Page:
A summer job: good for the teenager’s soul and wallet

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It’s been a tough few years, especially for the teenagers. Between the shutdowns and the switch to contactless everything – including education – teenagers have had a pretty raw deal. They could enjoy a break this summer. In fact, they would need a job.

There’s good news for work-ready teens. Unemployment is below 4% overall, and the rate among teens aged 16 to 19 was just over 10% in April, according to data from the US Bureau of Labor Statistics. And the “help wanted” signs hanging in the windows of so many businesses drive the point home.

It could be a great time for kids on break to fill the void, earn a paycheck, and learn life skills along the way.

A LABOR MARKET (TEENAGERS)

The hot job market also applies to teenagers, says Cornelius Thomas, career development coordinator at Smithfield-Selma High School in Smithfield, North Carolina.

Thomas, whose role keeps him in touch with local employers, has seen influence shift to the student worker in recent times. “It has become increasingly common for employers to hire career development coordinators with incentive opportunities for students,” he says.

Positions can also be lucrative. He says internships now pay more often than not, and some of his students have taken fast-food jobs that start at $12 an hour. That’s a few dollars better than the federal minimum wage.

A REMEDY FOR THE COMMON TRUST PROBLEM

Opportunity knocks at a time when the kids could use a boost.

The past two years have had an impact on teen confidence, says Jennie Marie Battistin, a licensed marriage and family therapist based in the greater Los Angeles area. She says it’s not uncommon for ordinary interactions, like talking to a waiter in a restaurant or paying at a grocery store, to feel uncomfortable.

“Having a job outside helps them feel confident that they can talk to others in the outside world,” says Battistin.

With kids all over the place, a typical summer job as a lifeguard, restaurant server, camp counselor or cashier could become a masterclass in real-life human interaction.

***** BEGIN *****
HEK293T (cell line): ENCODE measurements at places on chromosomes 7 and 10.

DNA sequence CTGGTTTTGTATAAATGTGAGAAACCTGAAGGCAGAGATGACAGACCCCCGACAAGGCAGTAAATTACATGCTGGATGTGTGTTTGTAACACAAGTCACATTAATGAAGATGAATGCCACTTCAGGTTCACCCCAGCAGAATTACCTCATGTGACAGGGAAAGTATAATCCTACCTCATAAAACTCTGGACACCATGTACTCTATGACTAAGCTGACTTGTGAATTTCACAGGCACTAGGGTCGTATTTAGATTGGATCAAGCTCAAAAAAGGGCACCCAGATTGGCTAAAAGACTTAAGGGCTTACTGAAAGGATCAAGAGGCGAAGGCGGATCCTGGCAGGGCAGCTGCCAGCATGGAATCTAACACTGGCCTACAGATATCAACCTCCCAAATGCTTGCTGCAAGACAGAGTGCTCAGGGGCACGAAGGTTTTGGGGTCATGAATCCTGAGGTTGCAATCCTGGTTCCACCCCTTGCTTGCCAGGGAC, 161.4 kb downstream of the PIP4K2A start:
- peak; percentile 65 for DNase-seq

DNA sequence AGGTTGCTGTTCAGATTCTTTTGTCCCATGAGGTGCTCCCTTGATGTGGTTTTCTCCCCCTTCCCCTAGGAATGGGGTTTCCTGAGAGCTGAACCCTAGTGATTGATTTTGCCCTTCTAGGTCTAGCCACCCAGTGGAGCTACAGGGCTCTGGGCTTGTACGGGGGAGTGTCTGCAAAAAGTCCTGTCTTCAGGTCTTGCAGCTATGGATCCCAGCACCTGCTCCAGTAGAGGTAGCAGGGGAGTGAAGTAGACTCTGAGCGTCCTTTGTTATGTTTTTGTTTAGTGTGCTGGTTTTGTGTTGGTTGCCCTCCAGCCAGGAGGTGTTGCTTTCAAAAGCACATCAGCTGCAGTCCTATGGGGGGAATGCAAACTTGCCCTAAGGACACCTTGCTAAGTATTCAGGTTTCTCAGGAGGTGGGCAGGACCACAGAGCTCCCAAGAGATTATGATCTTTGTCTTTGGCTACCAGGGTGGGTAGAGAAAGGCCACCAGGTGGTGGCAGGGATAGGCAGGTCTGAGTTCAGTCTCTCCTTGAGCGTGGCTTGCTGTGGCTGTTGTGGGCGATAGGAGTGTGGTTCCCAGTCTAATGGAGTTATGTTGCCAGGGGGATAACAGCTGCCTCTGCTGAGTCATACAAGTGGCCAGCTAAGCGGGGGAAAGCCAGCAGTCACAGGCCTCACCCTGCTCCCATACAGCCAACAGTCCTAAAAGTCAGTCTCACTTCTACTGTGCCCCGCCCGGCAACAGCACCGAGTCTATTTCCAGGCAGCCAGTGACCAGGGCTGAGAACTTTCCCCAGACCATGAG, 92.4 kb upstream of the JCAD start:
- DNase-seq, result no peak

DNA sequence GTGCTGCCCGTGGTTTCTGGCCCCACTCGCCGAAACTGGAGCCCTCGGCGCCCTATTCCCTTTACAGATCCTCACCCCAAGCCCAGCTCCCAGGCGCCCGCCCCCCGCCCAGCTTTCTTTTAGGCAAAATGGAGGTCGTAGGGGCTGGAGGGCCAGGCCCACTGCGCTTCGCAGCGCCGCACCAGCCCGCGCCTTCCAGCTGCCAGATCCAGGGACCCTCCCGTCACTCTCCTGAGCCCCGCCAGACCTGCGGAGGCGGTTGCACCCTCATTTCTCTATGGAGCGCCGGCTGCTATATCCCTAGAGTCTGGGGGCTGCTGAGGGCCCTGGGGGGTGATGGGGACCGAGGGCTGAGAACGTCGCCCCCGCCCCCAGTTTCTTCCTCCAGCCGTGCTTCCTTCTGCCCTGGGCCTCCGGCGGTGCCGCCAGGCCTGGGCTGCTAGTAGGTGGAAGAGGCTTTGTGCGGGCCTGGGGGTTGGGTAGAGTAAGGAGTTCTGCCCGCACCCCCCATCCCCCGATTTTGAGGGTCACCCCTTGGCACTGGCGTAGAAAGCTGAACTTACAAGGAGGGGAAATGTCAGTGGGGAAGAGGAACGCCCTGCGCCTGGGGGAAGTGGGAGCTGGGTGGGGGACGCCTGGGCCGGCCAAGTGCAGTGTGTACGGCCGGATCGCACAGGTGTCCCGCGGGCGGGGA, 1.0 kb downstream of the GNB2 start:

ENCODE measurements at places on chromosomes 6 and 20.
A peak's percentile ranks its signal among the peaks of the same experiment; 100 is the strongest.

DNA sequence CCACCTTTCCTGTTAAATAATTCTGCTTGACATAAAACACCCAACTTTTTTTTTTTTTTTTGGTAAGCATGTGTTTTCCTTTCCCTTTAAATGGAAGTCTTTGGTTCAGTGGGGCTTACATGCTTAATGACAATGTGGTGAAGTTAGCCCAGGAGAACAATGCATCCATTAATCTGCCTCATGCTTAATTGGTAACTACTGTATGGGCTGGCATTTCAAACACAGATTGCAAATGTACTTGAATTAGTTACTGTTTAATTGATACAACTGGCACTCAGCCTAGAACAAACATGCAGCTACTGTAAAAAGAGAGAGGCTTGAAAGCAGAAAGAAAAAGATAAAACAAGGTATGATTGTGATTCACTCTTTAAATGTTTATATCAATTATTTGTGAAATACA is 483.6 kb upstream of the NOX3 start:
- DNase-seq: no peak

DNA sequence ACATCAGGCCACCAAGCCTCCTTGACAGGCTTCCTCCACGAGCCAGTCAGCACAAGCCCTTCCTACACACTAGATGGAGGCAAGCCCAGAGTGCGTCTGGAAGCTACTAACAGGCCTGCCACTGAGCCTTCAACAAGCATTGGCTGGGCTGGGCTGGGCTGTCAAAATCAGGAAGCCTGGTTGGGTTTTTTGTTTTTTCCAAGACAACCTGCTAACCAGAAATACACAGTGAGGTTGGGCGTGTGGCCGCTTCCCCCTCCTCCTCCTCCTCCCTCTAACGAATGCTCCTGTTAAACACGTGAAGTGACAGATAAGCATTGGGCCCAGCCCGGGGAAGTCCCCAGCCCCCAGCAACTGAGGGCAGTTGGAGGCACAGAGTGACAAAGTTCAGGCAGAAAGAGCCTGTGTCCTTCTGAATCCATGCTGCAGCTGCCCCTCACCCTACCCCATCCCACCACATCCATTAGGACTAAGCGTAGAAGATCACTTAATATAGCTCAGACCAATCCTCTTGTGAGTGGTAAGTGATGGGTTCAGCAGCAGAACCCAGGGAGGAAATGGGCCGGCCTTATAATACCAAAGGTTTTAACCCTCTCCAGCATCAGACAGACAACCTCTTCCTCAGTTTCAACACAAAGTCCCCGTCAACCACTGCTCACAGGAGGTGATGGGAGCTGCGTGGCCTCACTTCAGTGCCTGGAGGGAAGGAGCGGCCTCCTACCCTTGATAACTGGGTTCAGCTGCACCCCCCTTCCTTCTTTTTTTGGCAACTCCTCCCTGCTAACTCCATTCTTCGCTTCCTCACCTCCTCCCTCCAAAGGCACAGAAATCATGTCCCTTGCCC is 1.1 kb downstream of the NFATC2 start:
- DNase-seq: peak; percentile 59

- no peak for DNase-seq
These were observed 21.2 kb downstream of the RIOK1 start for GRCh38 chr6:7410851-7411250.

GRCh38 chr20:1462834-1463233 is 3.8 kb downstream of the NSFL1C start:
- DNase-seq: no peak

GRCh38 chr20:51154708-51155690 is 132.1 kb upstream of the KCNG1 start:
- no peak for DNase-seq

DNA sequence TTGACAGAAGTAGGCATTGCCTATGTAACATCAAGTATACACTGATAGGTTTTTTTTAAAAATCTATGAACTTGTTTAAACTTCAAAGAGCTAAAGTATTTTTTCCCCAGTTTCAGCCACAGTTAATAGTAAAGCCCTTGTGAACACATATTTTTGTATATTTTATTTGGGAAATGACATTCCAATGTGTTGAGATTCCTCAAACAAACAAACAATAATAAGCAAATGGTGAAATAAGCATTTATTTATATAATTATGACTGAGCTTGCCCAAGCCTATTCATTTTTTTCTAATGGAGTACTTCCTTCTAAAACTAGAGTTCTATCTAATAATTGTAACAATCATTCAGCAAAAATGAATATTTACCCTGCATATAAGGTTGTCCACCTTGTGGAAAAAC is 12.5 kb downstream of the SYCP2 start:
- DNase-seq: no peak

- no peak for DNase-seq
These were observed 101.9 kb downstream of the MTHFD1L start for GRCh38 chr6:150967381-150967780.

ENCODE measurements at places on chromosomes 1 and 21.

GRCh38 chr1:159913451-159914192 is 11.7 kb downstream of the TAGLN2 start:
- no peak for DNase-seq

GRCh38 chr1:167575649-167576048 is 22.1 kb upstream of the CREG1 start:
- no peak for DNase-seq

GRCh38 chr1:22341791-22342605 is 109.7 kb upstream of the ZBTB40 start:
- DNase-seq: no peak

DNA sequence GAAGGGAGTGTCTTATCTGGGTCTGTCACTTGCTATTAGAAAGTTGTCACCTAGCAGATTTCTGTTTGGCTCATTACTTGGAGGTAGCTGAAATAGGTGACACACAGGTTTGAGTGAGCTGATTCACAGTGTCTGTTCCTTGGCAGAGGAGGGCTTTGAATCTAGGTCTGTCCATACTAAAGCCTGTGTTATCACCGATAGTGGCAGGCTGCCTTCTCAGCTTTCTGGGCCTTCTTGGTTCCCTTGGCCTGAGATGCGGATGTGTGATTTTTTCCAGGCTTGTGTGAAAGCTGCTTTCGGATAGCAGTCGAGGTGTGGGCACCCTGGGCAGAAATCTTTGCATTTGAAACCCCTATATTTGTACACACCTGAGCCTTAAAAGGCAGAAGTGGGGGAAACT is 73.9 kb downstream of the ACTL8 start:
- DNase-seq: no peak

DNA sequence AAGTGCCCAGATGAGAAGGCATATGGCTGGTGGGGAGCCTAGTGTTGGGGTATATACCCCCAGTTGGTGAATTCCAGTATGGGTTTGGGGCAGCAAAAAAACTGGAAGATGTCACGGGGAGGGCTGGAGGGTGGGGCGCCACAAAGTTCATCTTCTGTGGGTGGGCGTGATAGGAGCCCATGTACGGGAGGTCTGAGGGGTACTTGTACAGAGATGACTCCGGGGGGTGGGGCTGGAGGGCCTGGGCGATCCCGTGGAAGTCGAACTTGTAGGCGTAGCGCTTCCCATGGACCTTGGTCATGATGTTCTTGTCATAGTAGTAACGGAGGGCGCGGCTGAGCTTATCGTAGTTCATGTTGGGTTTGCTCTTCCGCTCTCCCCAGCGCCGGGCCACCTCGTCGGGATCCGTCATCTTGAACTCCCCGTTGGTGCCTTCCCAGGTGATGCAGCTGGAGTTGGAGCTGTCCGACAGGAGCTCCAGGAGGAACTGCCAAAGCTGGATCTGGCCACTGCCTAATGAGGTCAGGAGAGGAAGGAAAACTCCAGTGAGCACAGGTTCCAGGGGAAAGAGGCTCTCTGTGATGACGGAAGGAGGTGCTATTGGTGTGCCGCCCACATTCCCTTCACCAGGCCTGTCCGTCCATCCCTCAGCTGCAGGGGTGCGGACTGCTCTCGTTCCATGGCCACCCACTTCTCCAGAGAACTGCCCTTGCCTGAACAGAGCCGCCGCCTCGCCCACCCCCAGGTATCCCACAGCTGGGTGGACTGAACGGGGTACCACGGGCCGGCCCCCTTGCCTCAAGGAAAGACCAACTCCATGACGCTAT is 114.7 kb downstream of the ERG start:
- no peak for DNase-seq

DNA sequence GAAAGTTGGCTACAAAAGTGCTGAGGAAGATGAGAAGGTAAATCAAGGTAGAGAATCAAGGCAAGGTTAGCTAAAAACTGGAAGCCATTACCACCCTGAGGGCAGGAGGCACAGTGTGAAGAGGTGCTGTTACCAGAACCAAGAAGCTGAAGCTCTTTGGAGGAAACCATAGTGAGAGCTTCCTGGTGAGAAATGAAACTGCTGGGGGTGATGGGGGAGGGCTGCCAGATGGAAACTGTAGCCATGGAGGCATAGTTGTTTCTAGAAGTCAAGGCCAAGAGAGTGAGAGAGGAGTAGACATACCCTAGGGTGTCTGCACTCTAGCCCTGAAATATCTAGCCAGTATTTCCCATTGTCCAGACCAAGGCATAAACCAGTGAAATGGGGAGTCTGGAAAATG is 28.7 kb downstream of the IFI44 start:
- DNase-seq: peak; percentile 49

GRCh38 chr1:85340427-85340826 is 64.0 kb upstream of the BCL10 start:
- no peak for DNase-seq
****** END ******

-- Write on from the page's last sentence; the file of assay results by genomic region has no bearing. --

While it may be instinctive for parents to shield their children from another source of stress, summer employment could actually help teens escape some of today’s pressures.

That’s because they disconnect from social media, engage with co-workers and connect in the real world, says Battistin. “They learn practical tasks. This helps their brain stay alert and present in that moment.

Battistin makes the idea of ​​mindfulness accessible and necessary right now. “When we stay aware of the moment, we are present for the activity. We shut down all the craziness chatter in the world. And we realize, ‘I can do this task and I feel good,'” she says.

While mindfulness is happiness, money is motivation.

“Many of the students I work with are interested in jobs primarily for the salary,” says Margaret Sproule, career coach at Radford High School in Radford, Virginia. But their spending goals have evolved over time. They’re looking for “some discretionary money so they can help out with their phones, or their gaming systems and whatever games they want.”

It’s a delicate balance between needs and wants, says Thomas, who encourages his students, especially those who are obligated to help with household expenses, to openly discuss money matters with their families and mentors like him.

“Having these conversations is important because they need to understand how to get the most out of their money,” he says.

MONEY BASICS, NOT STOCKS EVEN

Parents can push these paycheck basics:

— Pay your adolescence first. At 17, it’s as easy as saving $50 a month.

— Spend less than you earn. This is the first step to financial freedom.

— Take steps to establish credit early. Brave parents can add their teenage worker as Authorized user from an existing credit card.

Also play on the financial interests of your children. Some of Sproule’s students want to talk about cryptocurrencies, which opens the door to discussing “investing for your future” never too soon. It’s also a good time to tell them that the GameStop saga of 2021 was a fluke.

Ultimately, hands-on experiences with money help cut through the noise and ease the anxiety so many teens have about where life is next, Battistin says.

“They start to trust that ‘I can function financially in the real world and make good decisions,'” she says.

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This article was provided to The Associated Press by personal finance website NerdWallet. The content is for educational and informational purposes and does not constitute investment advice. Tommy Tindall is a writer at NerdWallet. Email: [email protected]

NerdWallet: Credit Card Authorized Users: What You Need to Know https://bit.ly/nerdwallet-authorized-users-what-you-need-to-know

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